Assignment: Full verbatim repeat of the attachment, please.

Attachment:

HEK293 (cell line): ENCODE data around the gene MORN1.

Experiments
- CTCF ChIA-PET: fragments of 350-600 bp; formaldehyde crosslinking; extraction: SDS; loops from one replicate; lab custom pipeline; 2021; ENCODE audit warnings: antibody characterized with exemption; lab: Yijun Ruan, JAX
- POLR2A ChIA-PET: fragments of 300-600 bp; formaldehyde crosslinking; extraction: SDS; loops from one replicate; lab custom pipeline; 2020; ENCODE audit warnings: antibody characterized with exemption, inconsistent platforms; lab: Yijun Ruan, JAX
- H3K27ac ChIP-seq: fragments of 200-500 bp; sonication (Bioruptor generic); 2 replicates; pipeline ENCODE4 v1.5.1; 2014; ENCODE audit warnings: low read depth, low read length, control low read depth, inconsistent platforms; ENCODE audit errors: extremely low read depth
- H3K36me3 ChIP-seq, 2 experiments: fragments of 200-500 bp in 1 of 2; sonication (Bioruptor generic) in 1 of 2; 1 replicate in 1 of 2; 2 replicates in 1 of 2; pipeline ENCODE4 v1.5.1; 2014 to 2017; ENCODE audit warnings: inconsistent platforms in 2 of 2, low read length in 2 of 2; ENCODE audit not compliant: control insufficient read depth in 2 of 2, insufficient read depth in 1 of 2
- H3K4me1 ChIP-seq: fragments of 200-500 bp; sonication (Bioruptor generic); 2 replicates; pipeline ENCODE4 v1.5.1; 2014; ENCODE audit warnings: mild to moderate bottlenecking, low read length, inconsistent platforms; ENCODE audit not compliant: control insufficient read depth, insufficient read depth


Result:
HEK293 (cell line): ENCODE data around the gene MORN1.

Experiments
- CTCF ChIA-PET: fragments of 350-600 bp; formaldehyde crosslinking; extraction: SDS; loops from one replicate; lab custom pipeline; 2021; ENCODE audit warnings: antibody characterized with exemption; lab: Yijun Ruan, JAX
- POLR2A ChIA-PET: fragments of 300-600 bp; formaldehyde crosslinking; extraction: SDS; loops from one replicate; lab custom pipeline; 2020; ENCODE audit warnings: antibody characterized with exemption, inconsistent platforms; lab: Yijun Ruan, JAX
- H3K27ac ChIP-seq: fragments of 200-500 bp; sonication (Bioruptor generic); 2 replicates; pipeline ENCODE4 v1.5.1; 2014; ENCODE audit warnings: low read depth, low read length, control low read depth, inconsistent platforms; ENCODE audit errors: extremely low read depth
- H3K36me3 ChIP-seq, 2 experiments: fragments of 200-500 bp in 1 of 2; sonication (Bioruptor generic) in 1 of 2; 1 replicate in 1 of 2; 2 replicates in 1 of 2; pipeline ENCODE4 v1.5.1; 2014 to 2017; ENCODE audit warnings: inconsistent platforms in 2 of 2, low read length in 2 of 2; ENCODE audit not compliant: control insufficient read depth in 2 of 2, insufficient read depth in 1 of 2
- H3K4me1 ChIP-seq: fragments of 200-500 bp; sonication (Bioruptor generic); 2 replicates; pipeline ENCODE4 v1.5.1; 2014; ENCODE audit warnings: mild to moderate bottlenecking, low read length, inconsistent platforms; ENCODE audit not compliant: control insufficient read depth, insufficient read depth